Washington, D.C. - Surprising fundamental Christians in the United States, Pat Robertson announced today his support of Republican Presidential candidate Rudy Giuliani, whose views on abortion and lifestyle has been all but what Robertson has been preaching about all these years. Robertson adamantly denied that his endorsement is splitting the Republican ticket and a sign that the Christian Right is fracturing, using the opportunity instead to repeat his call to all 700 Club members to convert to Judaism.
"We just can't afford to dilly-dally any longer," said Robertson to his viewers on his 700 Club TV Show. "We got to get a man like Giuliani that represents our core Christian values into the White House and won't compromise them when he gets there."
Robertson then went on to instruct the loyal members of the 700 Club to renounce their Christian faith and to pickup the phone, call their local Rabbi, and convert to Judaism.
"Look, I normally would not ask this of you," said Robertson in his plea to his viewers. "But with Senator Foly and now the Senator Craig sex scandals, I can't tell the Republicans apart from the Democrats anymore."
Robertson went on to say that the whole Christian Conservative stuff was falling apart right before his eyes. And that when Jesus Christ comes back, he wants to make it as easy as possible for him to decide whose side he is on and not mistake himself for one of the sons of darkness or worst, a Democrat.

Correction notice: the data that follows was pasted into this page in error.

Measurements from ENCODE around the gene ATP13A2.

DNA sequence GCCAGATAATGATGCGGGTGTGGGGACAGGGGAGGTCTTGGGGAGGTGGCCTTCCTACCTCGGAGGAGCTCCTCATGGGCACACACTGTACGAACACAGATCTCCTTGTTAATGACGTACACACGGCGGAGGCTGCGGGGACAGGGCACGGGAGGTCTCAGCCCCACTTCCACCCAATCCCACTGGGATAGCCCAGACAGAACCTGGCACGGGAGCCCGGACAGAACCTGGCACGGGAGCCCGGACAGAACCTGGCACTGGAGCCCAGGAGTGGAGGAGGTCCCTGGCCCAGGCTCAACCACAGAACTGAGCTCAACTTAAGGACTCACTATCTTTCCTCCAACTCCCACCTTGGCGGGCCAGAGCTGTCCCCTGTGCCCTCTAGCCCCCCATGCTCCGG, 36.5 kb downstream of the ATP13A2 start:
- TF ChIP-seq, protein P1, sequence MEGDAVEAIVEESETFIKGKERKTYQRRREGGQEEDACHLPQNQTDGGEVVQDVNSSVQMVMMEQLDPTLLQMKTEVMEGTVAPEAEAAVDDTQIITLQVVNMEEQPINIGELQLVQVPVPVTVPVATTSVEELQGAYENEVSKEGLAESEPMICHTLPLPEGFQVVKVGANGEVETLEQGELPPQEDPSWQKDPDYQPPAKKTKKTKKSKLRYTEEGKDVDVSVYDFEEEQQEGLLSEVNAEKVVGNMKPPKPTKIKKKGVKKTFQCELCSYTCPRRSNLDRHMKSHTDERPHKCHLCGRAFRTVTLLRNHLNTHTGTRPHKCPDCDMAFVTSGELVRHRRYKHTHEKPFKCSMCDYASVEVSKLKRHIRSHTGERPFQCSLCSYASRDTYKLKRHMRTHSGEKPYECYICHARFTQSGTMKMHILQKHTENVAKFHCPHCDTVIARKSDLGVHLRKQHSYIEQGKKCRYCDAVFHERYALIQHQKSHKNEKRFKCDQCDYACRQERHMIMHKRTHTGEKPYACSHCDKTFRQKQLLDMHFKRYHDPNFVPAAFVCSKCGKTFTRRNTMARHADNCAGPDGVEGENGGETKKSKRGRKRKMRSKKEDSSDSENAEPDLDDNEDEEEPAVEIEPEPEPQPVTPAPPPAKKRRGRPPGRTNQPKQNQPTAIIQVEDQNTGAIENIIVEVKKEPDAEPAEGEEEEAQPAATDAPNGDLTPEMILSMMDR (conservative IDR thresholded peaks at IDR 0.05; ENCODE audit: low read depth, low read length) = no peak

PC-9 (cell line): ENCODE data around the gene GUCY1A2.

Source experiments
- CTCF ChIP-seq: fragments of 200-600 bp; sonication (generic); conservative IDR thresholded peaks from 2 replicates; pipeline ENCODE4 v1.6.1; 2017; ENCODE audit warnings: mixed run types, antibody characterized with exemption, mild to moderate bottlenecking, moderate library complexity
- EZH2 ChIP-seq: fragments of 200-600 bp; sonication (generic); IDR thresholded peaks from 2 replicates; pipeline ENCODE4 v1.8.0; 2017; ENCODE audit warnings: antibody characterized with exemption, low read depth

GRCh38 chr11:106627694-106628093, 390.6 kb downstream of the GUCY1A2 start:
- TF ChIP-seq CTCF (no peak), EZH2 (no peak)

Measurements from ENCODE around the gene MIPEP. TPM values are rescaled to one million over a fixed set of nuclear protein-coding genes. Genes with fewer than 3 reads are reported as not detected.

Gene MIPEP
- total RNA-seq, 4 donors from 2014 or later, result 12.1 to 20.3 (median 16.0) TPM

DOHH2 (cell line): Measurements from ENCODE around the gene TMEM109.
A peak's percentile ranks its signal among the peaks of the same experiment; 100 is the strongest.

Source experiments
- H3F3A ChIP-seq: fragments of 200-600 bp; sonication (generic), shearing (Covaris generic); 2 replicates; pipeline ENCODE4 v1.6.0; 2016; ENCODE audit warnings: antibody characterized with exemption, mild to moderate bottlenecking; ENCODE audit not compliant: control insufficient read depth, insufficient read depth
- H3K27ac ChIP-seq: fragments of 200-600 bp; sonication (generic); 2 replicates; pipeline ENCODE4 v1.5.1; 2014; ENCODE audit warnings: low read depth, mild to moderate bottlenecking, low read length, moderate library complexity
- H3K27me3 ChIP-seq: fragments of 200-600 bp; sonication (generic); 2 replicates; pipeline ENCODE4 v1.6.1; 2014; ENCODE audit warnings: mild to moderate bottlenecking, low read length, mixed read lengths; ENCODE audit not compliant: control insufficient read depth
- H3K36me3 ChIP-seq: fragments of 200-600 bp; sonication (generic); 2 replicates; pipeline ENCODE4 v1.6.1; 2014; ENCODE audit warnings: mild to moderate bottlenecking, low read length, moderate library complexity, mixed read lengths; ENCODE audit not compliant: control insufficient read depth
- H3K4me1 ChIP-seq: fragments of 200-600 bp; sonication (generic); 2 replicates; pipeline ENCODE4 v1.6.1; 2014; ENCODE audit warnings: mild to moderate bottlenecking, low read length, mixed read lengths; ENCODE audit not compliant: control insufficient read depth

"You can understand that, right," concluded Robertson.
As a former contender for the White House himself, Robertson knows firsthand what it takes to run a Presidential campaign and what the support means to Guiliani still so early in the game and who has not yet to win the nominee for President by the GOP, say political pundits.
However, Robertson has come under severe fire from the Christian Right for his endorsement of Giuliani, even from among those deep within his organization to the extent of getting personal with him and calling him a Judas Goat - a goat trained to lead other goats to the slaughter.
"Yeah, about that," said a spokesman for Robertson. "He doesn't like being call that very much. Although he doesn't deny its accuracy either."
As for Robertson's call for his 700 Club members to convert to Judaism, many were confused by his instructions, believing they already had converted years ago, while many more others misunderstood him and converted to Buddhism instead.